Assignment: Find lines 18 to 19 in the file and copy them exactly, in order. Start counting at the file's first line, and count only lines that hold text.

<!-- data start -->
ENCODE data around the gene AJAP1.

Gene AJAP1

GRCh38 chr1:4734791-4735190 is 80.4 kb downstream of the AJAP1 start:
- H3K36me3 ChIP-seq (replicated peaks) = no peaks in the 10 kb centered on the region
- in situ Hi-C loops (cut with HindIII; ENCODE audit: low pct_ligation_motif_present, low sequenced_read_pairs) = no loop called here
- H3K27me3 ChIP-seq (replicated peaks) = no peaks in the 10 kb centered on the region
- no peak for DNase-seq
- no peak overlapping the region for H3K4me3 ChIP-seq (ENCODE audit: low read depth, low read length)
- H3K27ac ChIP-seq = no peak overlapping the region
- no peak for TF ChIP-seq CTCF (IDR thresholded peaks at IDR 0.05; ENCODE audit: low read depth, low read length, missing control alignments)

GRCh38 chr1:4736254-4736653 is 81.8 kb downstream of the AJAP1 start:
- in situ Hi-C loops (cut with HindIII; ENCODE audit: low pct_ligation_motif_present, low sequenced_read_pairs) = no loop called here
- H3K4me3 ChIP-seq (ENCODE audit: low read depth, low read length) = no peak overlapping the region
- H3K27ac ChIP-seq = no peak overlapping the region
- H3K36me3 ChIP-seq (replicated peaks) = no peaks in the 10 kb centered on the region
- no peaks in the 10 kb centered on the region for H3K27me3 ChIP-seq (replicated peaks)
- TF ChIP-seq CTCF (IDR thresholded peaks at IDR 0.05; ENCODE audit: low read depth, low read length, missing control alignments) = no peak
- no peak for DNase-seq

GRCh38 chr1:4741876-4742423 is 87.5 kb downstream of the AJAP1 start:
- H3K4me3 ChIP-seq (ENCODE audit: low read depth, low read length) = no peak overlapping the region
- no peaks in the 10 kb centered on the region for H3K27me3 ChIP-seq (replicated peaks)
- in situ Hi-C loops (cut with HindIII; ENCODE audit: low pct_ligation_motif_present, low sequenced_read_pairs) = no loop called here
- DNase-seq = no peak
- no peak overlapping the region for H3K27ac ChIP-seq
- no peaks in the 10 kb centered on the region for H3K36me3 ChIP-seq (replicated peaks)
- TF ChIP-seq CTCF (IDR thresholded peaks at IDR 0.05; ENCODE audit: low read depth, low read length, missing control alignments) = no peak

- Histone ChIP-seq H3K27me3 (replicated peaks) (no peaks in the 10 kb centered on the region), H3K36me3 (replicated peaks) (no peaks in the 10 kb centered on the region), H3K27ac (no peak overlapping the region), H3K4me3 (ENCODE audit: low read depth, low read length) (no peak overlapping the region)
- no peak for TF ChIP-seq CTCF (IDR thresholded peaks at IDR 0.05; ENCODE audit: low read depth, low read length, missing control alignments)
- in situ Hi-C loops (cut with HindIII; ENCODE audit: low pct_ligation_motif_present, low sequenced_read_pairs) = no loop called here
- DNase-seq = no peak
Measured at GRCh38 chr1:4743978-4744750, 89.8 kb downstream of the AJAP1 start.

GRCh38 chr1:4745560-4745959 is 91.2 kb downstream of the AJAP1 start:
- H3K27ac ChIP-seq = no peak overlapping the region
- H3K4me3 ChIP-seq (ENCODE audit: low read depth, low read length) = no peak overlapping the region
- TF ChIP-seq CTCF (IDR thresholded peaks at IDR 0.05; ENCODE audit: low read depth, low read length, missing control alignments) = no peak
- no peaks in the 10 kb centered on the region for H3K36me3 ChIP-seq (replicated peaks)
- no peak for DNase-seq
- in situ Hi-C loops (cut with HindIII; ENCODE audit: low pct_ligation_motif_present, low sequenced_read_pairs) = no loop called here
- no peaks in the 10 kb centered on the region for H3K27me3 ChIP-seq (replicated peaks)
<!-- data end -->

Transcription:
- no peak for DNase-seq

GRCh38 chr1:4741876-4742423 is 87.5 kb downstream of the AJAP1 start: